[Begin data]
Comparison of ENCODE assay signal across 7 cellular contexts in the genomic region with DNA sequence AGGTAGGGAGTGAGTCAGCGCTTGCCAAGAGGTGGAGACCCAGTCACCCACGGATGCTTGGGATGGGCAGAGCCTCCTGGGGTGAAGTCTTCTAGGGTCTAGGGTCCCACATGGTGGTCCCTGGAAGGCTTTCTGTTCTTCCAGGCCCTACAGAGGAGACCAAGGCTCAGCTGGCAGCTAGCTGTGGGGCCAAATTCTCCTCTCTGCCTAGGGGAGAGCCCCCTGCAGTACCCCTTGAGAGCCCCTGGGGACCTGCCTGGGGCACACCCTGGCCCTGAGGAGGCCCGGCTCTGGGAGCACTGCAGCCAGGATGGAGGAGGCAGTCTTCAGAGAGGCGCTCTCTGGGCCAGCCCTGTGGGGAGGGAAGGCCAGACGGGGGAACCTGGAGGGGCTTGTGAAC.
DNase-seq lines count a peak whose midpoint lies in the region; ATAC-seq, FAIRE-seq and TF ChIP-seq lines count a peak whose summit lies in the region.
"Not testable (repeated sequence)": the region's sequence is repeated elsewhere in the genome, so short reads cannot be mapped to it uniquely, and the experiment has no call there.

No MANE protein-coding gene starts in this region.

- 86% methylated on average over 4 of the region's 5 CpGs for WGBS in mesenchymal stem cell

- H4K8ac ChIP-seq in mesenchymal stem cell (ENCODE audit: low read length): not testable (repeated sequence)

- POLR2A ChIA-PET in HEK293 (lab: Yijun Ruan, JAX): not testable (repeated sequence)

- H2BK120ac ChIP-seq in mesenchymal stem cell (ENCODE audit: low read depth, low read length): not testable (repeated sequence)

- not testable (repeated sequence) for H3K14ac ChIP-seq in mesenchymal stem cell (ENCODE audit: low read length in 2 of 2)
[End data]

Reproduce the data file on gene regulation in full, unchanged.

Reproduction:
Comparison of ENCODE assay signal across 7 cellular contexts in the genomic region with DNA sequence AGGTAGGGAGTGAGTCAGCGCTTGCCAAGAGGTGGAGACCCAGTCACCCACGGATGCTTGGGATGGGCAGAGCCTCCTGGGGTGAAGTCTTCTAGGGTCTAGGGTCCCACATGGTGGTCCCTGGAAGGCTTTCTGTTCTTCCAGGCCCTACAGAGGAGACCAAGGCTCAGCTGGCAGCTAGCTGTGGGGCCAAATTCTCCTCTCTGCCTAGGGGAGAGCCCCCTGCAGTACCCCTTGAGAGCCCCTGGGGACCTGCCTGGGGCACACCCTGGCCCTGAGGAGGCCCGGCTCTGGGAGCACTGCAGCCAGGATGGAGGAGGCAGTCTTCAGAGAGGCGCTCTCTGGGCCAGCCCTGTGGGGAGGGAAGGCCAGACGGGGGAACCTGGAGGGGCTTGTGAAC.
DNase-seq lines count a peak whose midpoint lies in the region; ATAC-seq, FAIRE-seq and TF ChIP-seq lines count a peak whose summit lies in the region.
"Not testable (repeated sequence)": the region's sequence is repeated elsewhere in the genome, so short reads cannot be mapped to it uniquely, and the experiment has no call there.

No MANE protein-coding gene starts in this region.

- 86% methylated on average over 4 of the region's 5 CpGs for WGBS in mesenchymal stem cell

- H4K8ac ChIP-seq in mesenchymal stem cell (ENCODE audit: low read length): not testable (repeated sequence)

- POLR2A ChIA-PET in HEK293 (lab: Yijun Ruan, JAX): not testable (repeated sequence)

- H2BK120ac ChIP-seq in mesenchymal stem cell (ENCODE audit: low read depth, low read length): not testable (repeated sequence)

- not testable (repeated sequence) for H3K14ac ChIP-seq in mesenchymal stem cell (ENCODE audit: low read length in 2 of 2)